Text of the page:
Cala San Vicente, where there was a prisoner camp after the Civil War. | Teresa Ayuga


Human remains found in Cala San Vicente could well be those of Republican prisoners. Pollensa town hall, local police and the Council of Majorca's heritage department have been investigating what could prove to be the first confirmation of a communal grave in the municipality.

The remains are in the garden of a property close to the Coves Blanques road, which was built after the Civil War by Republican prisoners. Previous remains found in Cala San Vicente are much older - from the eleventh century and prehistoric times.

Pollensa police have been looking into the case since July. A retired building worker decided to break his silence regarding discoveries at the property. These were apparently made a few years ago, and the worker was asked to keep quiet about them. No longer able to carry this burden of silence, the matter came to the attention of the mayor, Miquel Àngel March, the local historian Pere Salas and then to the police and Guardia Civil.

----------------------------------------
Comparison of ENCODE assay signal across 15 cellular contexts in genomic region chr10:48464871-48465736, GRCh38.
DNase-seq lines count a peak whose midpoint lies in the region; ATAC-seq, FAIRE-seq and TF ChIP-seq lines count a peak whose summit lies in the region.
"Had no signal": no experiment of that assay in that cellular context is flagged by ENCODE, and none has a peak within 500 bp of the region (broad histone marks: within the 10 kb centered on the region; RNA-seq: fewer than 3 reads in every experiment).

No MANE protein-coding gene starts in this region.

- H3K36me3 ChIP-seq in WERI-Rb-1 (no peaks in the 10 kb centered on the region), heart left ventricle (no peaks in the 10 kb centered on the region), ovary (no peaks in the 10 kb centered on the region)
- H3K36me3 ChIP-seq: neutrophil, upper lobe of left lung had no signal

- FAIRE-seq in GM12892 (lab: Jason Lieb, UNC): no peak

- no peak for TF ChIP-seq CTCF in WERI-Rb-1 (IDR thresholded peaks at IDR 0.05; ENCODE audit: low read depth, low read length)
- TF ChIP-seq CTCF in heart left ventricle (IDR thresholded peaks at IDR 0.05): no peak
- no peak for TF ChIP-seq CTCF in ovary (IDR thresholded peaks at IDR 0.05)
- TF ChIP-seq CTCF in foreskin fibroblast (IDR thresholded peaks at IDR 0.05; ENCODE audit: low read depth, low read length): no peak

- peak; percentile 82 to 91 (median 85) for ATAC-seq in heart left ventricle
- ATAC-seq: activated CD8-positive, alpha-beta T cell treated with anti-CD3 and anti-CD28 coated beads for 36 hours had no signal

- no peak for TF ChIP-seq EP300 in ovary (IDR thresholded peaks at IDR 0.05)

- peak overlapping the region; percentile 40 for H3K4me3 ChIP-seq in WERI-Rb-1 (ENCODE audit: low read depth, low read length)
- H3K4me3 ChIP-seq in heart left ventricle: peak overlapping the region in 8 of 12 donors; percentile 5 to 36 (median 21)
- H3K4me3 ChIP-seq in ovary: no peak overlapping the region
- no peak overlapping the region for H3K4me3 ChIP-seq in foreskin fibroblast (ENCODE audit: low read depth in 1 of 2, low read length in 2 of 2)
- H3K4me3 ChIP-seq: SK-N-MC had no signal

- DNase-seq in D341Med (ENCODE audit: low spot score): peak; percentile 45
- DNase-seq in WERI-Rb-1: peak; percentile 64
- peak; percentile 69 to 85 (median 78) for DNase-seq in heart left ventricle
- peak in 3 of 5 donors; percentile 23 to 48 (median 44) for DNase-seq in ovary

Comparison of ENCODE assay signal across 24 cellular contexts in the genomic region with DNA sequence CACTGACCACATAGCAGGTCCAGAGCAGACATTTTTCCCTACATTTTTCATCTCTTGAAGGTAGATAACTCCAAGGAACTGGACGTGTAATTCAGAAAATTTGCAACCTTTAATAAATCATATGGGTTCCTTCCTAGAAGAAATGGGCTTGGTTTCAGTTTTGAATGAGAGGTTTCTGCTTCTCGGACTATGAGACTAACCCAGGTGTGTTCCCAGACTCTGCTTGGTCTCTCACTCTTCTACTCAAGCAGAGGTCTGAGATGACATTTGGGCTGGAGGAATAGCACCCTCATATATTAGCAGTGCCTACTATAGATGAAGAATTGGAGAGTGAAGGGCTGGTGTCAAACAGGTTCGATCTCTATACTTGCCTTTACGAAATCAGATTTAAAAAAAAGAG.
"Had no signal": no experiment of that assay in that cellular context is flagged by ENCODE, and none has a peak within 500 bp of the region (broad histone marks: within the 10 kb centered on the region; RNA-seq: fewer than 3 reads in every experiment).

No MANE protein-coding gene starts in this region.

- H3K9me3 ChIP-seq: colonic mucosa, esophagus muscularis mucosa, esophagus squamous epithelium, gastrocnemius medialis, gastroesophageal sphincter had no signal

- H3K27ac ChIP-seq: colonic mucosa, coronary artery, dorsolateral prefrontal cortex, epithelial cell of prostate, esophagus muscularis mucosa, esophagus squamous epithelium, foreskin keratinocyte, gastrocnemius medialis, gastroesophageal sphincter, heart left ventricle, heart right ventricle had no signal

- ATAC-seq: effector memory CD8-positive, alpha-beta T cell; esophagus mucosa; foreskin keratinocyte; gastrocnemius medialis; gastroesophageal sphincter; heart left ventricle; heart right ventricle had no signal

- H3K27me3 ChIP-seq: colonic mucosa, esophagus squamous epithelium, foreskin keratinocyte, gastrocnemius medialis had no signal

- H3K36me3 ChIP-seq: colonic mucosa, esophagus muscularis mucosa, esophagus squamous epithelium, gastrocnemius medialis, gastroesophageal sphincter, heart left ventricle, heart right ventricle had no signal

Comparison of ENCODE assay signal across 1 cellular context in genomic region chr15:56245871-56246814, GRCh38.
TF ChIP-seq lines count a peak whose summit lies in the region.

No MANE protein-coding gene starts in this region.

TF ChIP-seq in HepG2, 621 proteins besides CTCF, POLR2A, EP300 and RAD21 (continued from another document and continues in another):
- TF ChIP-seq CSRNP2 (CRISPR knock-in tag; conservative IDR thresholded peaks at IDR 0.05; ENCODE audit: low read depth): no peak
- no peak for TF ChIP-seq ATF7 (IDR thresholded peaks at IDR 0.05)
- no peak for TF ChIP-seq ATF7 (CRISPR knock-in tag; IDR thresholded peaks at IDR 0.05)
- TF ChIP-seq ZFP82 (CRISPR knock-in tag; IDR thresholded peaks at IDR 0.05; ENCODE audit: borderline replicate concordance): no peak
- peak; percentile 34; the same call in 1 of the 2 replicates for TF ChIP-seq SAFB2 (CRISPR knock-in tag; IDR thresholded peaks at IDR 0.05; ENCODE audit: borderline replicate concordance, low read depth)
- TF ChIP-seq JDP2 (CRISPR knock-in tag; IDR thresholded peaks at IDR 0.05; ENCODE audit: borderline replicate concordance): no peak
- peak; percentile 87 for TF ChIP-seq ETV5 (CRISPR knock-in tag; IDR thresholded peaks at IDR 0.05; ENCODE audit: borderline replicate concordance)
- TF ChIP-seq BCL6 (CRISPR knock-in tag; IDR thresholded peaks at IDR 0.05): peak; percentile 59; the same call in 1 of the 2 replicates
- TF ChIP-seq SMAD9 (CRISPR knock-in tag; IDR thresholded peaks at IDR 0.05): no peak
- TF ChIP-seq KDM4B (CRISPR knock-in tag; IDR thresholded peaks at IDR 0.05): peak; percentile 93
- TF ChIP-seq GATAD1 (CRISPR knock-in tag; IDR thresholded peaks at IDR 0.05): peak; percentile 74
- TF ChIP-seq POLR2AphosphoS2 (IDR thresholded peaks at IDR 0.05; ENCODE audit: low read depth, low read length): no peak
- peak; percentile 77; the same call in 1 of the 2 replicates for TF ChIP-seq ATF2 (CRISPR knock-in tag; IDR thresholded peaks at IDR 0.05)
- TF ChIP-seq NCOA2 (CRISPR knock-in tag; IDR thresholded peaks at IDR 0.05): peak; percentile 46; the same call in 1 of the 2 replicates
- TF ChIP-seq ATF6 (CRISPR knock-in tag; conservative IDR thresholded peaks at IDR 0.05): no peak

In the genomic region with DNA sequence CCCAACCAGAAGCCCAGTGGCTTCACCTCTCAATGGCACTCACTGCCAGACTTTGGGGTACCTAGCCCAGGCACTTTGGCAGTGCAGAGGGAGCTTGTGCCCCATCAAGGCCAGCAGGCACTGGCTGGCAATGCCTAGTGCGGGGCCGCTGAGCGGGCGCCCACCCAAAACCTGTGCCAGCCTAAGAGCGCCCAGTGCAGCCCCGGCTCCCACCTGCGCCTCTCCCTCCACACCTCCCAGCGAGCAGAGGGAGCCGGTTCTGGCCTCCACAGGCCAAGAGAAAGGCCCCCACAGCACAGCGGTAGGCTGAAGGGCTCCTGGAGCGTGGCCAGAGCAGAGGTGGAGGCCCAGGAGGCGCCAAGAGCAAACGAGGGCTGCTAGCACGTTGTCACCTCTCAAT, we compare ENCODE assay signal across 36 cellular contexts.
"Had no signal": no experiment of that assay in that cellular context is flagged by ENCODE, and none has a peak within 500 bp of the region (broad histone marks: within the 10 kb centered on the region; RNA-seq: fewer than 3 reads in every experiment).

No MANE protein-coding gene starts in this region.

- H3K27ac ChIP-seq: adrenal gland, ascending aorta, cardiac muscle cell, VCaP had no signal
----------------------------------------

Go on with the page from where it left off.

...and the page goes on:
A second witness subsequently came forward and confirmed what the building worker had said. Mayor March says that the matter is at present in the hands of the Council of Majorca, which has been in contact with the property's owner. The heritage department wants to check what's there. If it is not allowed to, then the issue would be referred to the courts.

There were three prisoner camps in Pollensa, one of which was in Cala San Vicente between 1940 and 1942. Prisoners at this camp worked on the road to Coves Blanques. A second camp was that of Albercuix and the third was in Puerto Pollensa. Between 1937 and 1939 prisoners built the coast road that connects Alcudia and Puerto Pollensa.